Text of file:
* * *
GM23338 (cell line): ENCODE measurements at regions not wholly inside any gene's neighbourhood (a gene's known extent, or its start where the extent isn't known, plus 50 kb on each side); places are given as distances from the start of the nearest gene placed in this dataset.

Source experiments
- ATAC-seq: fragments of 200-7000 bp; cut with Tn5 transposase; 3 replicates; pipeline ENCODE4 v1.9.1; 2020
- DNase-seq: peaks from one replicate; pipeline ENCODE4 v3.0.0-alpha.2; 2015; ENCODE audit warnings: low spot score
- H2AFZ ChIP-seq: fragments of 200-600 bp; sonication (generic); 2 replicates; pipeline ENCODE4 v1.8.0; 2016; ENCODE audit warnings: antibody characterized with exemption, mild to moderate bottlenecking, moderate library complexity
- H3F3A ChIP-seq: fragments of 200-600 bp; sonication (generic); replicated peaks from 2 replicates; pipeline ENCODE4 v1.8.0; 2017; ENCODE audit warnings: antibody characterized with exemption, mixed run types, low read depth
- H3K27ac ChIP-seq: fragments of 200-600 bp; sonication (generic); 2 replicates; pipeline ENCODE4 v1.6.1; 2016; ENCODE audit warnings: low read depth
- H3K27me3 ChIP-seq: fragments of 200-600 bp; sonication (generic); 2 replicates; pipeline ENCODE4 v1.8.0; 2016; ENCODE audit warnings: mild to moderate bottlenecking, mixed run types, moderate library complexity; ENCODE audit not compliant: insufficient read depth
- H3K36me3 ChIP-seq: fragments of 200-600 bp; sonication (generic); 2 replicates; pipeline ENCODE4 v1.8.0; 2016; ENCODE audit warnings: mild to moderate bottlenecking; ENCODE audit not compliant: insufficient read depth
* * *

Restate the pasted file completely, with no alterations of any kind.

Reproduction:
GM23338 (cell line): ENCODE measurements at regions not wholly inside any gene's neighbourhood (a gene's known extent, or its start where the extent isn't known, plus 50 kb on each side); places are given as distances from the start of the nearest gene placed in this dataset.

Source experiments
- ATAC-seq: fragments of 200-7000 bp; cut with Tn5 transposase; 3 replicates; pipeline ENCODE4 v1.9.1; 2020
- DNase-seq: peaks from one replicate; pipeline ENCODE4 v3.0.0-alpha.2; 2015; ENCODE audit warnings: low spot score
- H2AFZ ChIP-seq: fragments of 200-600 bp; sonication (generic); 2 replicates; pipeline ENCODE4 v1.8.0; 2016; ENCODE audit warnings: antibody characterized with exemption, mild to moderate bottlenecking, moderate library complexity
- H3F3A ChIP-seq: fragments of 200-600 bp; sonication (generic); replicated peaks from 2 replicates; pipeline ENCODE4 v1.8.0; 2017; ENCODE audit warnings: antibody characterized with exemption, mixed run types, low read depth
- H3K27ac ChIP-seq: fragments of 200-600 bp; sonication (generic); 2 replicates; pipeline ENCODE4 v1.6.1; 2016; ENCODE audit warnings: low read depth
- H3K27me3 ChIP-seq: fragments of 200-600 bp; sonication (generic); 2 replicates; pipeline ENCODE4 v1.8.0; 2016; ENCODE audit warnings: mild to moderate bottlenecking, mixed run types, moderate library complexity; ENCODE audit not compliant: insufficient read depth
- H3K36me3 ChIP-seq: fragments of 200-600 bp; sonication (generic); 2 replicates; pipeline ENCODE4 v1.8.0; 2016; ENCODE audit warnings: mild to moderate bottlenecking; ENCODE audit not compliant: insufficient read depth